It is wonderful that the Health Minister Mr Howe comment on training for new care support worker. I also believing that these staff should get adequate training prior to take on such intimate job as caring for others. Children services have brilliant safeguarding and excellent law around to protect them ( The Children Act 1989 updated in 2010) yet many professionals do not apply the law appropriately to the best interest of children and young people. Adult and older people have no such law to protect them from harm, except the Mental Capacity Act that many social care professionals do not know when to apply it in the interest go the service users. What really needed in Health and Social Care Services is better model of communication, join up working and appropriate training.

    • Alex Knapp October 24, 2013 at 9:35 am #

      Roselyn, it is not training that makes a difference to the people we support.

      It is the PRACTICE of the people providing support!

      It is time to change the rhetoric from training to learning. Learning is what people can apply in their role…

      Training is just a method for facilitating learning!

  4. Eddie Stevens October 24, 2013 at 9:45 am #

    Surely this is what the requirement for all staff to be assessed as competent against the Common Induction Standards it designed to achieve.

    The failure is not with the principle or process but the implementation and regulation. Simply reworking the process and adding a certificate to the end of the process is neither going to make it effective or change the outcome for the vulnerable people that receive the care and support.

    All Nurses are registered and yet you just have to read the Francis report to see that isn’t going to guarantee safety. Thank goodness the revised CQC approach and strategy is starting with the outcomes for the people who receive care and checking competency not certificates.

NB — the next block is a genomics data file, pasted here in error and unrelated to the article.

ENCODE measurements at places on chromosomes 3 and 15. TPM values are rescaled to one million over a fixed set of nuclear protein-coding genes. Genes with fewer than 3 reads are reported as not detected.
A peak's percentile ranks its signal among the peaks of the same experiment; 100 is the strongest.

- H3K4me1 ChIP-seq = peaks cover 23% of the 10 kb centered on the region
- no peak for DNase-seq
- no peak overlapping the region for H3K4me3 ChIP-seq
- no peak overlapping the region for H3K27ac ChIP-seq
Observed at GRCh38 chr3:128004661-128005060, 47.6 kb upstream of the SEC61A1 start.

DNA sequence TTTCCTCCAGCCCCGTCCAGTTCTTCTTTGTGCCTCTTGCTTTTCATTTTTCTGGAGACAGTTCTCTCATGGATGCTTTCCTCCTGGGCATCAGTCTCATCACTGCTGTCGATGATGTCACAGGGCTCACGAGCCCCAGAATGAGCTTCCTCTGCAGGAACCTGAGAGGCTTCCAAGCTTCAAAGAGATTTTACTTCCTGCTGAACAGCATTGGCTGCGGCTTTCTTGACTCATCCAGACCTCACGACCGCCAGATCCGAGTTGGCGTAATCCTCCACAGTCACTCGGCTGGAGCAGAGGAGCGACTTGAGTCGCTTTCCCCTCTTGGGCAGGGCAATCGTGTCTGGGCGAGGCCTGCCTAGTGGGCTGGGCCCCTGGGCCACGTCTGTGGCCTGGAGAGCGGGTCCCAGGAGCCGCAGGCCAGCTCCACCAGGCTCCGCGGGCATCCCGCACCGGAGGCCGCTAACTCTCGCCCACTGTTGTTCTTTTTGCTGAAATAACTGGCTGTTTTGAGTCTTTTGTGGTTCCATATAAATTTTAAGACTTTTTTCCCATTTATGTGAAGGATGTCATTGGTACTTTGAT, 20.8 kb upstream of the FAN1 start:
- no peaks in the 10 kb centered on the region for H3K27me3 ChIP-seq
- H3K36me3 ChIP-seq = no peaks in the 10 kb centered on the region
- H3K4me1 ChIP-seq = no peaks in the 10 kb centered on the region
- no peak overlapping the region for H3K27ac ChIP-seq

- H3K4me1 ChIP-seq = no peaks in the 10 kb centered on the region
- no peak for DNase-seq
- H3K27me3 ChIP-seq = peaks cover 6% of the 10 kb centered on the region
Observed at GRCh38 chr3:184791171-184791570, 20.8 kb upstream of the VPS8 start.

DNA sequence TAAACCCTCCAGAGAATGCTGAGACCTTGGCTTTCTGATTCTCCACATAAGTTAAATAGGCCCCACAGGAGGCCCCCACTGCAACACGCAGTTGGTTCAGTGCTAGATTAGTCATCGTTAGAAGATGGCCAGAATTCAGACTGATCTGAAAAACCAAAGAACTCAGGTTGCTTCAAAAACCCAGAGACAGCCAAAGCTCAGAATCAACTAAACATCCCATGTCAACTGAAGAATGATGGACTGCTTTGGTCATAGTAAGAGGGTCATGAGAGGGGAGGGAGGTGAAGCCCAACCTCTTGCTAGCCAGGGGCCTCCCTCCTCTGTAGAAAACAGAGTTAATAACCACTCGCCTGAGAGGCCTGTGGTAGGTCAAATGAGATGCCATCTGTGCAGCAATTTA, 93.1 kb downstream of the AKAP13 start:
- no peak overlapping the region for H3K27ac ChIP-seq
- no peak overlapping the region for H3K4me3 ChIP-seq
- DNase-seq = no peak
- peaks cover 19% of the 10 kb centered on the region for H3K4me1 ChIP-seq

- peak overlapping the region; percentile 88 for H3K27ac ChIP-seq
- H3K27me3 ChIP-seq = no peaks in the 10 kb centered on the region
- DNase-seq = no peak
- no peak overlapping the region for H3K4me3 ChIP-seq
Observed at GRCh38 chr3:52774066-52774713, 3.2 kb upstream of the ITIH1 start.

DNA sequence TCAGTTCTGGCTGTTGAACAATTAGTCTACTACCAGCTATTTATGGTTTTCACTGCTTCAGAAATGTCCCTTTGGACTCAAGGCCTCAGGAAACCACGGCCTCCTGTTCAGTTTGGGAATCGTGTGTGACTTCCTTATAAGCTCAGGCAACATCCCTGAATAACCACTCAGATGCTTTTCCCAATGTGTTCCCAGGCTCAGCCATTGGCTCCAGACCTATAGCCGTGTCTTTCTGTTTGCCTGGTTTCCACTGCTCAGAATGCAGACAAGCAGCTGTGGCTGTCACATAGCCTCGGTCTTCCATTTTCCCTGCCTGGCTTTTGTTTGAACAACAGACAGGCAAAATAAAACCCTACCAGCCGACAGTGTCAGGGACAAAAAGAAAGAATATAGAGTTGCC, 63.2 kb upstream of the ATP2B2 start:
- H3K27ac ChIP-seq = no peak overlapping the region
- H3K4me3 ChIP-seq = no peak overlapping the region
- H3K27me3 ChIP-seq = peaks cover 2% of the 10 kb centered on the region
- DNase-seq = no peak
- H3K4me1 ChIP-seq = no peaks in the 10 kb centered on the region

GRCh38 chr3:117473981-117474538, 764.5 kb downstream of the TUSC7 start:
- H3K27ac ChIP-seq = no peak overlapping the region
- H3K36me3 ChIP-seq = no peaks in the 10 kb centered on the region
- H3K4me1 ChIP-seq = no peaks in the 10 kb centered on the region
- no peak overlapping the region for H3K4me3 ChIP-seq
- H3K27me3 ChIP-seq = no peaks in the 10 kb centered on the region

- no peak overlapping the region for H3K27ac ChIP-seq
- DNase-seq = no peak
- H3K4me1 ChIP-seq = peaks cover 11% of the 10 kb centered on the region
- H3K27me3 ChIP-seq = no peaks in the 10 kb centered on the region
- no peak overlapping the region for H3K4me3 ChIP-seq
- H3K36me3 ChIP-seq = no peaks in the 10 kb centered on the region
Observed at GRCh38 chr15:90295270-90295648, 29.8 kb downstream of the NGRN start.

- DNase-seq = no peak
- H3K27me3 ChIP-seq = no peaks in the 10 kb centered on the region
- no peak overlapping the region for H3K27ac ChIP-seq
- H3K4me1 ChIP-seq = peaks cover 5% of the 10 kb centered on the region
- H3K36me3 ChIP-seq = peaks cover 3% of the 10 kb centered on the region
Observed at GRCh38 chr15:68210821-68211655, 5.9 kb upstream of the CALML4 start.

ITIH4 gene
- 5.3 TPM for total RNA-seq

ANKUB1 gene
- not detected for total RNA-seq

Imagine the benefit if all the money that is going to go into this programme was invested in supporting CQC to implement their new strategy. We need eyes and ears to evaluate quality of care and create the correct culture of openness, honesty and transparency; not more tick box exercises!

  5. Samson October 29, 2013 at 2:00 pm #

    I am working a dissertation paper on what UK may learn as regard to elderly care from other OECD countries and bumped into this article. As a person who has previously worked as a care assistant and support worker I always sort of laugh when I see the offical recommendations to improve care in residential settings. They always forget the carers( staff) side of issues. staff are working in emotionally challenging situations : short staffed , underpaid and with little or no support and supervision from their employers. Bear in mind this createrures ( care staff) have their own needs and livlihood issues to worry about. Hence, as to me talking about training and compassionate care without involving frontline carers/staff and recognising their efforts would only be a simple rehetoric.One can do series of reviews but would be futile if they donot take in to account the whole picture of the situation. NB.Care homes that are owned by a corporate entities with a tesco like ethos wouldnot entertain in any ways serious issues like this.